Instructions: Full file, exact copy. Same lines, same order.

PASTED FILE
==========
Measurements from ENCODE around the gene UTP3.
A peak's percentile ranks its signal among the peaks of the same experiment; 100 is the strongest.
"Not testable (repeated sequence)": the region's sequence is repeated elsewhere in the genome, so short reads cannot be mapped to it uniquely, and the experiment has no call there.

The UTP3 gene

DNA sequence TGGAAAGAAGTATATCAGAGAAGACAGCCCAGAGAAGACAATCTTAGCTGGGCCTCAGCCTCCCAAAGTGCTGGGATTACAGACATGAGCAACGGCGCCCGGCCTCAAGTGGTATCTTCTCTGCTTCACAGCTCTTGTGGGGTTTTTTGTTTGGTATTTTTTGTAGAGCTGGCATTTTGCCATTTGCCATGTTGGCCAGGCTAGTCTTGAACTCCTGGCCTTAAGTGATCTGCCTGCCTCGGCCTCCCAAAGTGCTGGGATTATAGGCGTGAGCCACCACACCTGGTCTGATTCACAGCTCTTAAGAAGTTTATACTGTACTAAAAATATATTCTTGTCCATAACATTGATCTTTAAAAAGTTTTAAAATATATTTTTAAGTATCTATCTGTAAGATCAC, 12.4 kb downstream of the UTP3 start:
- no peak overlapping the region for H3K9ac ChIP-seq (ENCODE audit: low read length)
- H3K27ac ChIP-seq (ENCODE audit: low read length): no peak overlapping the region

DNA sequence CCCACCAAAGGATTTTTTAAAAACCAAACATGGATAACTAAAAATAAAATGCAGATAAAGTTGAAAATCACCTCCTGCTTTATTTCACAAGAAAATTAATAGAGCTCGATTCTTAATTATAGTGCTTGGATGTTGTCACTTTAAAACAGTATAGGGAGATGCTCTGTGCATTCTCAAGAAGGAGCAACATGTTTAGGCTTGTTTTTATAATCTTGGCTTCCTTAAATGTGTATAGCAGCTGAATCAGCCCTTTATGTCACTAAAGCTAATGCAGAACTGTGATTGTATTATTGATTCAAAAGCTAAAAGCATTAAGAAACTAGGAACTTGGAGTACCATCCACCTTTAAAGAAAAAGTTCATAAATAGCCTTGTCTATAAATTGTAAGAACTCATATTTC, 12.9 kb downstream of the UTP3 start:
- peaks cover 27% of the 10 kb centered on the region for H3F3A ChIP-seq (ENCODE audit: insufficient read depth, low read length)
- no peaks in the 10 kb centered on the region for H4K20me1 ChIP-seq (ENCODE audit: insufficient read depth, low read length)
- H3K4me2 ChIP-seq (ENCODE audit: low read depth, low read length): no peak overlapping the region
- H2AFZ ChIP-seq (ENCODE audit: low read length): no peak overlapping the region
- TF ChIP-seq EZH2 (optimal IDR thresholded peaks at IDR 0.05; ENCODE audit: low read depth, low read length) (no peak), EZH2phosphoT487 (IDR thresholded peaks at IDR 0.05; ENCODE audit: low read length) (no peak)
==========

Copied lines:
Measurements from ENCODE around the gene UTP3.
A peak's percentile ranks its signal among the peaks of the same experiment; 100 is the strongest.
"Not testable (repeated sequence)": the region's sequence is repeated elsewhere in the genome, so short reads cannot be mapped to it uniquely, and the experiment has no call there.

The UTP3 gene

DNA sequence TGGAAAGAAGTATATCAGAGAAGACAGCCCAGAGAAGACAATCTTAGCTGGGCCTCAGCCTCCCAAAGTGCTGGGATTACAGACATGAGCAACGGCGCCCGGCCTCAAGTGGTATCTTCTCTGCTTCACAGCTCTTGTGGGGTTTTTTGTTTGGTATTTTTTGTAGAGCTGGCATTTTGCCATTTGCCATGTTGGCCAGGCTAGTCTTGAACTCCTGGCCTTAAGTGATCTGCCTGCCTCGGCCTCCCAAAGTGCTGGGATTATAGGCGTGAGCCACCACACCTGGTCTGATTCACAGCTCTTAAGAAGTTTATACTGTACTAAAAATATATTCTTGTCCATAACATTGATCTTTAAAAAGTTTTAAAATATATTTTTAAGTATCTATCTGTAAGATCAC, 12.4 kb downstream of the UTP3 start:
- no peak overlapping the region for H3K9ac ChIP-seq (ENCODE audit: low read length)
- H3K27ac ChIP-seq (ENCODE audit: low read length): no peak overlapping the region

DNA sequence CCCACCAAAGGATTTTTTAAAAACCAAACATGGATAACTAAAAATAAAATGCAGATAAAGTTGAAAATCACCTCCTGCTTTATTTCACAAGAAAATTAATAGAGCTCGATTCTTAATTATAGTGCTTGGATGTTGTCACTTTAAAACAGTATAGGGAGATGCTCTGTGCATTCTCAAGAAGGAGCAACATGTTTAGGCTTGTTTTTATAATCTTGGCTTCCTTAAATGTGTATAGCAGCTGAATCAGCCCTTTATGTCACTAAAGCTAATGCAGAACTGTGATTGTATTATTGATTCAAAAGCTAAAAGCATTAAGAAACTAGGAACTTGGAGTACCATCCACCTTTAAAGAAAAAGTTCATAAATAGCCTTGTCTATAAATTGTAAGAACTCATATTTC, 12.9 kb downstream of the UTP3 start:
- peaks cover 27% of the 10 kb centered on the region for H3F3A ChIP-seq (ENCODE audit: insufficient read depth, low read length)
- no peaks in the 10 kb centered on the region for H4K20me1 ChIP-seq (ENCODE audit: insufficient read depth, low read length)
- H3K4me2 ChIP-seq (ENCODE audit: low read depth, low read length): no peak overlapping the region
- H2AFZ ChIP-seq (ENCODE audit: low read length): no peak overlapping the region
- TF ChIP-seq EZH2 (optimal IDR thresholded peaks at IDR 0.05; ENCODE audit: low read depth, low read length) (no peak), EZH2phosphoT487 (IDR thresholded peaks at IDR 0.05; ENCODE audit: low read length) (no peak)